Britain may bask in the hottest June day for 40 years as the heatwave is set to grip the country for a fifth day.
Highs of 34C (93F) are forecast in west London on Wednesday, which would make it the hottest June day since the 35.6C (96F) recorded in Southampton on June 28 1976.
If the mercury surpasses the 31.7C (89F) recorded at Camden Square, north London, in 1936, it will be the hottest summer solstice on record.
It would also make it the fifth consecutive day that temperatures have topped 30C (86F) in the UK, the Met Office said.
The last time the country saw a similar run of hot June weather was more than 20 years ago, from June 26 to June 30 1995.
It was on June 30 of that year that the highest temperature since 1976, 33.8C (92.8F) in Worcester, was recorded.
While the mercury is set to edge higher than that, it is unlikely to beat the 1970's scorcher, the hottest June day since records began.
A level three amber warning, one behind a national emergency, has been in place regarding England's sweltering temperatures.
A yellow weather warning for heavy rain spanning from 3am on Wednesday until 6am on Thursday has also been issued for south-west Scotland, England and Wales.
Bouts of rain, heavy and thundery at times, are expected to move in from the west to initially affect parts of northern England, with potentially 20mm or 30mm of rain falling in one or two hours.
More extensive thunderstorms may then spread South over a larger part of England and Wales from late Wednesday afternoon into the night, leading to torrential downpours, frequent lightning and a chance of hail.
Some houses, businesses and transport routes may be affected by localised flooding, while power supplies in some areas could be temporarily disrupted due to a combination of heavy rain and frequent lightning strikes.
While much of England is covered by the warning, the Met Office said it was likely that many parts would see dry and sunny weather through much of the daytime on Wednesday.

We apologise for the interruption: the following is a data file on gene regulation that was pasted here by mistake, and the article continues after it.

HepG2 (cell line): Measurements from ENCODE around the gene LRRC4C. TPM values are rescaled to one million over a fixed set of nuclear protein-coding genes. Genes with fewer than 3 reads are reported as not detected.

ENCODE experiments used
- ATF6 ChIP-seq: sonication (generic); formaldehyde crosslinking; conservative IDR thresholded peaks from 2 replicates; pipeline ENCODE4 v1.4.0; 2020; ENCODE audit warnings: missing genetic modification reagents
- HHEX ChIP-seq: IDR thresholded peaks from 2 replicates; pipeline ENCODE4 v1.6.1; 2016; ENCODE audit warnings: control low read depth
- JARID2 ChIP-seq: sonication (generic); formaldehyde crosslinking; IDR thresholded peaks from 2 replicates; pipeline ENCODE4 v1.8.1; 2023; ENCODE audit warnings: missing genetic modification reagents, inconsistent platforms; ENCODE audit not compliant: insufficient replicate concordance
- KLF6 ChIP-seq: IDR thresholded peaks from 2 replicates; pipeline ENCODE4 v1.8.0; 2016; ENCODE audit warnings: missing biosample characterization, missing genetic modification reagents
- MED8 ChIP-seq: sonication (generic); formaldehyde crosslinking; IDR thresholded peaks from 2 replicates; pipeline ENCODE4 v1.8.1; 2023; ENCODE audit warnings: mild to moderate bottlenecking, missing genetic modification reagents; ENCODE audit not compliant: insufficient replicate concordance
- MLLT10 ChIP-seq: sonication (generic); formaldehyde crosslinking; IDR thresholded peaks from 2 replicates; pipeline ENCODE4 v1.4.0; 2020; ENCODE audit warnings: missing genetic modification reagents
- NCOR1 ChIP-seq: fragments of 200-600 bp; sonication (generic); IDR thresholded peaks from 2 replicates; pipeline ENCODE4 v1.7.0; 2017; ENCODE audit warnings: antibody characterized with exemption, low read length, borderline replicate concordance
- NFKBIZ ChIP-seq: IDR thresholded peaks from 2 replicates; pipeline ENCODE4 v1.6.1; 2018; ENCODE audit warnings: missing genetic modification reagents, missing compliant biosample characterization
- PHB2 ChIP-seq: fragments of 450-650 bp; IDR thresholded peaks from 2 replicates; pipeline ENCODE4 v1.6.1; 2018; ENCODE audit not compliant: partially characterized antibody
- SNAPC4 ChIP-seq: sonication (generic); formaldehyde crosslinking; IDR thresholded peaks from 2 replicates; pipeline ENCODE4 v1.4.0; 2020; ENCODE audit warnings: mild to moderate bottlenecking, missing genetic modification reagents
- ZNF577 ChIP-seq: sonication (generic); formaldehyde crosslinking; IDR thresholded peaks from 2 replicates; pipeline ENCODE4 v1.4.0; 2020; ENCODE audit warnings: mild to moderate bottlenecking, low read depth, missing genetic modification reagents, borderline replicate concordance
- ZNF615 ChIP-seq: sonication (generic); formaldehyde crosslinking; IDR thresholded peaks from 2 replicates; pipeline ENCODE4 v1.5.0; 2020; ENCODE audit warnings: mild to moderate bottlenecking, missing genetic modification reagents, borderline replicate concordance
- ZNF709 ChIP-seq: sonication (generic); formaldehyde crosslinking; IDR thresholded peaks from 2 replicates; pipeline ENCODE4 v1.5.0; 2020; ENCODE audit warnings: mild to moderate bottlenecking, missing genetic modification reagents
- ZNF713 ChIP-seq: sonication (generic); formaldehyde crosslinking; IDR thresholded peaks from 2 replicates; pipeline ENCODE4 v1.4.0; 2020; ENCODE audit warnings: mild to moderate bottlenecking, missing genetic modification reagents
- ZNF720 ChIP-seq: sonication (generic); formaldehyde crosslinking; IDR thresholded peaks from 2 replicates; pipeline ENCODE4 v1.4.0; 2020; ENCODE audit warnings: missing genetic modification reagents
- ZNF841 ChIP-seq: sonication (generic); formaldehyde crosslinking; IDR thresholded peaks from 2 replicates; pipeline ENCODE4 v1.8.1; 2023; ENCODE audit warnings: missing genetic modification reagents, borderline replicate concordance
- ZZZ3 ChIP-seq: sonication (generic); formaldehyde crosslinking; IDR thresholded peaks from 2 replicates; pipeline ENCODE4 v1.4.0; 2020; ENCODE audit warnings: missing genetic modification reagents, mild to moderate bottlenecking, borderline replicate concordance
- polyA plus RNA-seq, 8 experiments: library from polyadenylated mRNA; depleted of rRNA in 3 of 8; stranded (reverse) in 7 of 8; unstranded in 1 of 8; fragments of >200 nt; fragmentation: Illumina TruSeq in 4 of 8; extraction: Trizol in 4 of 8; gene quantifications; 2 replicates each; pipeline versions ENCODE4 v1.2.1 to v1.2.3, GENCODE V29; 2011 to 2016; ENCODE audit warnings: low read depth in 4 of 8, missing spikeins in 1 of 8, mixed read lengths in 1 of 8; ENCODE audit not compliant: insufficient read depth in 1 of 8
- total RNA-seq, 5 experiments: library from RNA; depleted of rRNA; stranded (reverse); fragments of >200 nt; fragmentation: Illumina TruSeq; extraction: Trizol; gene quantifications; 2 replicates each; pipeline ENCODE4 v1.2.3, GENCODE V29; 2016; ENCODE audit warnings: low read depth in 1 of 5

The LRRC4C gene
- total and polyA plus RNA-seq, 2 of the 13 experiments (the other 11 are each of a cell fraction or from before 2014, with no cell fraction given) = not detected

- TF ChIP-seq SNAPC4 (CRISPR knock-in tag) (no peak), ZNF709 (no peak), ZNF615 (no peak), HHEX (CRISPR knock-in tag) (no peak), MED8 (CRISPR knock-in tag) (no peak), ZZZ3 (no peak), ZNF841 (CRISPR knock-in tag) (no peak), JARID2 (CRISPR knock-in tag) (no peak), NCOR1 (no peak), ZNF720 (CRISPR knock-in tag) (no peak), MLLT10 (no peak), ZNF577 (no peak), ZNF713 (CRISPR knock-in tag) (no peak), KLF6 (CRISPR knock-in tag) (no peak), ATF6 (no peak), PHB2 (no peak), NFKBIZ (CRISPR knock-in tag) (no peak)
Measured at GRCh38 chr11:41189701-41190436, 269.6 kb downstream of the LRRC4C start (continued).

Monday saw the UK's hottest day of the year, with 32.5C (91F) recorded at Hampton Water Works in Greater London.
Many places across the South saw the mercury hitting at least 30C (88.5F) on Tuesday, with highs of 31.4C (88.5F), recorded at both Heathrow Airport and Wisley, Surrey, at around 3pm.
In Guildford, Surrey Police said spilt oil had melted into a tarmac road due to the scorching conditions.
A teenage boy drowned in a reservoir at Greenbooth Reservoir, a moorland beauty spot outside Rochdale, Greater Manchester, after reportedly getting into difficulties while swimming in the hot weather.
A woman in her 80s also died after being pulled from the sea at East Wittering beach in West Sussex on Monday afternoon, Sussex Police said.
At Royal Ascot in Berkshire race organisers said they were considering relaxing the strict dress code for the first time.
Music fans arriving at Glastonbury festival on Wednesday will face a sweaty walk to pitch their tents with highs of 30C (86F) expected.
The NHS has urged the elderly, children and those with medical conditions to keep cool and hydrated during the heatwave.
Those at risk are warned to keep in the shade during the hottest part of the day between 11am and 3pm.
Police and Fire services have also been tweeting advice on how to enjoy the sun safely, as Brits get out the barbecue and swim outdoors to cool off.